Ashley Hodak’s new career is about to take off.
The 27-year-old former childcare and administration worker just finished her five-and-a-half-week flight attendant training program with Virgin Australia. Next week she will join a fellow cabin crew for her first flight from Sydney, destination Hamilton Island.
“I’m so excited!” she said.
“I’ve experienced the nine-to-five Monday-to-Friday routine, but I wanted a different lifestyle, and I’ve always had a passion to be a flight attendant. Now I absolutely love it, and how the days will be all so different. It’s so cool to get paid to travel and become a part of people’s holidays.”
If you’ve ever dreamt of a career in the travel industry, there’s never been a better time to join, with thousands of jobs now on offer in Australia – and often at better-than-usual pay rates.
Those roles range from flight attendants to pilots, baggage handlers to airport café workers, travel IT specialists to agents, accountants to flight check-in staff, and everything in between.
“It’s an absolutely wonderful time to be thinking about joining the travel industry, with all sorts of jobs on offer, from entry level staff to pilots,” said Tourism and Transport Forum chief executive Margy Osmond.
“The industry has essentially lost a whole generation of workers from people leaving during the pandemic, and it’s now offering more money because it needs to fill these vacancies from a recovery perspective.”
Virgin Australia, like many of the world’s major airlines, is now recruiting for hundreds of roles within cabin crew, baggage handling, guest services and corporate, with perks including heavily discounted air travel and annual travel credits.
“We strive to create a workplace culture which emphasizes an authentic, fun loving, hardworking and irreverent challenger nature,” a Virgin spokesperson said.
Qantas and Jetstar have just recruited more than 1000 people into operational roles, and are still seeking many more, especially with international flights restarting, new aircraft on order and additional routes being planned.
“Restarting an airline after a two-year grounding is complex, and aviation labor markets, as with many others, are extremely tight,” said Qantas domestic and international chief executive Andrew David.
New Australian budget airline Bonza – set to launch in September – is also recruiting for its Sunshine Coast and Melbourne bases, with assessment centers running in parallel with crew training schools.
“We have around 100 cabin crew and 50 pilot roles being filled in a two-month period,” said Bonza chief executive Tim Jordan.
“We’re also hiring a number of other legends [staff] to join our team including crew controllers, operations controllers, and flight dispatchers on the Sunshine Coast, as well as specialist roles such as in e-commerce, marketing, operations, and finance.”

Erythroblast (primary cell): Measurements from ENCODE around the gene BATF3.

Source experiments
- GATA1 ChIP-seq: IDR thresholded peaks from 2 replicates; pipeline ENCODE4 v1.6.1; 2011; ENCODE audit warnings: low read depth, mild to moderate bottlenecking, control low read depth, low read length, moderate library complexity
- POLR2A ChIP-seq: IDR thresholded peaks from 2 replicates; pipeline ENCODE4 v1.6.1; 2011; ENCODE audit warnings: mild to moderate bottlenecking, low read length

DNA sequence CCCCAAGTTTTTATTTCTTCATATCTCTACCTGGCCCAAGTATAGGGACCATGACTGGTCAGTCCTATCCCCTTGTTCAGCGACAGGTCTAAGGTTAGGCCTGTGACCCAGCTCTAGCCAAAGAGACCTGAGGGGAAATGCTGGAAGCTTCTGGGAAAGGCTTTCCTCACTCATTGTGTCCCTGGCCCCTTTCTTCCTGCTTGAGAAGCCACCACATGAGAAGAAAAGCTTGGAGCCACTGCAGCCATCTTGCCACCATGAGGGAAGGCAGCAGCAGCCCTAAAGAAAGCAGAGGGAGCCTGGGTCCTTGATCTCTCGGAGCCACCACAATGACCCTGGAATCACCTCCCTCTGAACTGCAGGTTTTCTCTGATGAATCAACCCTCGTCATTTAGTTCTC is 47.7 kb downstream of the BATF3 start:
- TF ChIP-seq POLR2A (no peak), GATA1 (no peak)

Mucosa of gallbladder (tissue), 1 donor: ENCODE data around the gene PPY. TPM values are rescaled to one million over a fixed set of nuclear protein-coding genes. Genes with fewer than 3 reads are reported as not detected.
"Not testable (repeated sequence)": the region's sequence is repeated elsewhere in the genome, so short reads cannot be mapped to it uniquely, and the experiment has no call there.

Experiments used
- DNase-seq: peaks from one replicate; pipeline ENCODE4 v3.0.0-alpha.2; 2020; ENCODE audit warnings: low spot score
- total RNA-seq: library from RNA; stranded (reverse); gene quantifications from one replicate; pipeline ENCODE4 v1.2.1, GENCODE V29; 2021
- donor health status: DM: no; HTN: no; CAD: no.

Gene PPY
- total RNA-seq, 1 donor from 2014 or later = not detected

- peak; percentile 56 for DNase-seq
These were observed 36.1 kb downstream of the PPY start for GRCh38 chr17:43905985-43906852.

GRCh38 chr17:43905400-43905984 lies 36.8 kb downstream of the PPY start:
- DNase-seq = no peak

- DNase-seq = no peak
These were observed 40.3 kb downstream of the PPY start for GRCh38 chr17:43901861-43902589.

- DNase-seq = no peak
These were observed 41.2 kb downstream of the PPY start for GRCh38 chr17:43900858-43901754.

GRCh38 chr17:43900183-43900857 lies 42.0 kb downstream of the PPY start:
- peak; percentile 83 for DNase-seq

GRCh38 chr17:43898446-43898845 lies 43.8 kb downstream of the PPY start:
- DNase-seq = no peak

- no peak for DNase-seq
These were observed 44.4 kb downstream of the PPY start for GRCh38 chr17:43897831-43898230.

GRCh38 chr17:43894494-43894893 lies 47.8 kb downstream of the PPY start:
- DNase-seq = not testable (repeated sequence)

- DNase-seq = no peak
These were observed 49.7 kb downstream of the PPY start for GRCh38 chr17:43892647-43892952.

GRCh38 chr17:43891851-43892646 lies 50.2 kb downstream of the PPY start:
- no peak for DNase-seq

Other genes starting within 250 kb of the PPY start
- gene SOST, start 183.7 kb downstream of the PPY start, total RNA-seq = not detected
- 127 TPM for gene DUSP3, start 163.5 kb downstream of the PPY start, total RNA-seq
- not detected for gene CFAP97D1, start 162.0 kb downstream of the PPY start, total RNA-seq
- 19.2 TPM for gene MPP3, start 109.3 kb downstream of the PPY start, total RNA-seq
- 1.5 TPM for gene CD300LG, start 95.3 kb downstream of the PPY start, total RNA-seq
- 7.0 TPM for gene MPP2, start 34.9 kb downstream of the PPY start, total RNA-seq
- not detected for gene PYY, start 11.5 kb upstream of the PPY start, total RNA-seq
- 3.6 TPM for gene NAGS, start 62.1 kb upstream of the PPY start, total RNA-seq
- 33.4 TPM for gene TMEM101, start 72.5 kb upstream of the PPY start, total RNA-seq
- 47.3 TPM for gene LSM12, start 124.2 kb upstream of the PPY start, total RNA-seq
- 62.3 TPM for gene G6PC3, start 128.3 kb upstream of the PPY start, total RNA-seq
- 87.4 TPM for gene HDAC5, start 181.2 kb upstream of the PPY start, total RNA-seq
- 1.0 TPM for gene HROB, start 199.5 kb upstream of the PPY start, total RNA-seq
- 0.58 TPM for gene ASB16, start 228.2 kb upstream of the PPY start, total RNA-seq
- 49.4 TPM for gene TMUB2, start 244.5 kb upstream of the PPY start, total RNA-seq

Middle East carrier Emirates is also on the lookout for prospective Australian candidates to join its cabin crew, with a series of recruitment open days around the country.
Emirates’ divisional vice president for Australasia Barry Brown said “as the travel demand continues to increase and we ramp up our operations locally and globally, naturally we need to continue building our cabin crew team in the sky.
“Australians are well represented in our global workforce, and with significant interest in our previous open days in Australia, we have great optimism that this next wave of recruitment will welcome more Australian talent to our workforce.”
Qatar Airways has similarly been advertising globally for new staff, looking for all categories of cabin crew, lounge staff, call center workers, ground operations and catering staff, especially in the run-up to the FIFA World Cup in Doha later this year.
Singapore Airlines is also recruiting operational and commercial staff, with particular emphasis on ground handlers, catering and ground operations; it recruits cabin staff from Asia.
The main airports at Sydney and Melbourne have also been running jobs fairs to attract applicants to the hundreds of vacancies both still have, alongside their ground handling companies recruiting baggage handlers.
“Now that the uncertainty caused by lockdowns and border closures has ended, we hope that more people will consider a career with the airport or the airlines,” said a Melbourne Airport spokesperson.
“As one of the largest employment hubs in Victoria, there are hundreds of roles that need filling.”
Sydney Airport has similarly been advertising more than 5,000 jobs in retail, government agencies and terminal service providers, after having lost 15,000 jobs during the pandemic. Its jobs fair on June 16 had 4600 applications for jobs, with people lining up at the airport from 6am for the 10am start.
The average salaries in the travel industry
Pilot: $104,461 per year or $53.57 per hour plus allowances (depending on the size of the aircraft being flown, and the years of experience)
Flight attendant: $66,670 or $32.00 per hour
Baggage handler: $61,000 or $29.33 per hour
Airport cafe worker: $55,000 or $26.44 per hour
Airport payroll officer: $71,384 or $34.31 per hour
Airport engineer: $90,000 or $43.27 per hour
Security supervisor: $71,469 or $34.36 per hour
Airport receptionist: $60,000 or $28.85 per hour
Air traffic controller: $109,661 or $52.72 per hour
Source: Fair Work Ombudsman, payscale.com, au.indeed.com and seek.com